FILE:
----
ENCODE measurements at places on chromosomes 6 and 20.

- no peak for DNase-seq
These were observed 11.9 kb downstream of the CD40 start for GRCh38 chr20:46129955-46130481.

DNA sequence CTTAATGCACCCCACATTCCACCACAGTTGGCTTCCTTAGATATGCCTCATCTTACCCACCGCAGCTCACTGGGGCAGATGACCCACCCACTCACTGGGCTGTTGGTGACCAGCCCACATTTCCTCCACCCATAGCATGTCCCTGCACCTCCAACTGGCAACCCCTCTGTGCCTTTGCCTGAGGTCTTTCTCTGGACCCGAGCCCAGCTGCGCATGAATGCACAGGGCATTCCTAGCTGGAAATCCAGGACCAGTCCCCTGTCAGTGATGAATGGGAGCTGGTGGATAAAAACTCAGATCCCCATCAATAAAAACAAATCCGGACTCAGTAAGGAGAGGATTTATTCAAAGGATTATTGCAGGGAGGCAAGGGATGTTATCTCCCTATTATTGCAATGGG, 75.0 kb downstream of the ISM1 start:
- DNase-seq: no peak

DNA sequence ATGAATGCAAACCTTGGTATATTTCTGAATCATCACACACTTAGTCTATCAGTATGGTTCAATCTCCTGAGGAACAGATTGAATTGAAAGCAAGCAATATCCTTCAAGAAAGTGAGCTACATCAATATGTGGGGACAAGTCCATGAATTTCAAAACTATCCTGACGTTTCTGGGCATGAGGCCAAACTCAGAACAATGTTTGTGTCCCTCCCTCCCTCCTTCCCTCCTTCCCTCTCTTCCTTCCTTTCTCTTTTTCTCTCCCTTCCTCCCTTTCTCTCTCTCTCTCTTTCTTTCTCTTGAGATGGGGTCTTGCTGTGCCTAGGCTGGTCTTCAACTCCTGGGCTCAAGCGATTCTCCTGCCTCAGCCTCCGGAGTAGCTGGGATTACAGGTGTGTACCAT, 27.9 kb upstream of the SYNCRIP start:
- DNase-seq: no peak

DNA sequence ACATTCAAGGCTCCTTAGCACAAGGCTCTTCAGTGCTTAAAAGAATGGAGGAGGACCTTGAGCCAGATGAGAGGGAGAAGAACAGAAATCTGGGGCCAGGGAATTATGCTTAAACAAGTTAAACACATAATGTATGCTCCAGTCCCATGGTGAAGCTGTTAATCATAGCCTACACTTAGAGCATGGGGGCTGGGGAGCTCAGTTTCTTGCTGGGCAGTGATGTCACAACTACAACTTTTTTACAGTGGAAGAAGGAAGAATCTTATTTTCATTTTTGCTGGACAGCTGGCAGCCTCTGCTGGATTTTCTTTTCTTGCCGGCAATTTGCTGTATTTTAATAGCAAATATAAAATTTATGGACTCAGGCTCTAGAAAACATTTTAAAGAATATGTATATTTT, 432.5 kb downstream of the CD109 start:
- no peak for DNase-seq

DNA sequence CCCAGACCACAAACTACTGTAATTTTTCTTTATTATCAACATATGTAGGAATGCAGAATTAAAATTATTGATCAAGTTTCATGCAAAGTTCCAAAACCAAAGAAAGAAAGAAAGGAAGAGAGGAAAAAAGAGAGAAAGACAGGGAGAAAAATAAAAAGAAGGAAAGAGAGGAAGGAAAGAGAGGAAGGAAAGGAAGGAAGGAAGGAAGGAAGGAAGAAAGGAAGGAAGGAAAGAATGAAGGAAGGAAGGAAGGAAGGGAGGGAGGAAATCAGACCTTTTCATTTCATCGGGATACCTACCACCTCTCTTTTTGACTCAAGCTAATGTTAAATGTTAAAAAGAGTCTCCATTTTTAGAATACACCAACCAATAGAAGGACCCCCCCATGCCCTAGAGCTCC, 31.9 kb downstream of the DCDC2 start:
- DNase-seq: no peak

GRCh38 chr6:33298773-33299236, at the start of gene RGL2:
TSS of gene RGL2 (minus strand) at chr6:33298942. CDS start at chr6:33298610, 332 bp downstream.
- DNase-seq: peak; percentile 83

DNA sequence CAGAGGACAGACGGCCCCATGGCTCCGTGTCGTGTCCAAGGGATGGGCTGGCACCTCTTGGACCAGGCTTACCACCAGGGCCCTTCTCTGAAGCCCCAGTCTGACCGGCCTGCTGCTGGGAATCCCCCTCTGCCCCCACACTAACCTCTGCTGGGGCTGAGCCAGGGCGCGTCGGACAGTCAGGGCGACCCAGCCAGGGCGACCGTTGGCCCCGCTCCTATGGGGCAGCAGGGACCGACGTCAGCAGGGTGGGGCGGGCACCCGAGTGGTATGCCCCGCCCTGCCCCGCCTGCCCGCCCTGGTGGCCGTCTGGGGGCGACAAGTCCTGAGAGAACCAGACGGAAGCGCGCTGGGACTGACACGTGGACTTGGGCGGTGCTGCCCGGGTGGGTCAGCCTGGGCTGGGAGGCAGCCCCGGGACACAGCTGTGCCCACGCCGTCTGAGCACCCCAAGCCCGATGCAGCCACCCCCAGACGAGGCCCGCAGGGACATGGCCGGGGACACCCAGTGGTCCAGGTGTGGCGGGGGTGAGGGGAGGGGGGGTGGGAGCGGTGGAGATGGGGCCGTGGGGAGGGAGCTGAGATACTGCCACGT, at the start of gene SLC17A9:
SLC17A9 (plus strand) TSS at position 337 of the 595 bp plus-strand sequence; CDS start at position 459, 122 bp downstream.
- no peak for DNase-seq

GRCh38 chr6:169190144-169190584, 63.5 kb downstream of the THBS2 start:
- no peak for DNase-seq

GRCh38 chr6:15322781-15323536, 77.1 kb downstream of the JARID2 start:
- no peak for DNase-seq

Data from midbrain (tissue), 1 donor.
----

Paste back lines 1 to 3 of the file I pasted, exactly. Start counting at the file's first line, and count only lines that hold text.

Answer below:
ENCODE measurements at places on chromosomes 6 and 20.

- no peak for DNase-seq
These were observed 11.9 kb downstream of the CD40 start for GRCh38 chr20:46129955-46130481.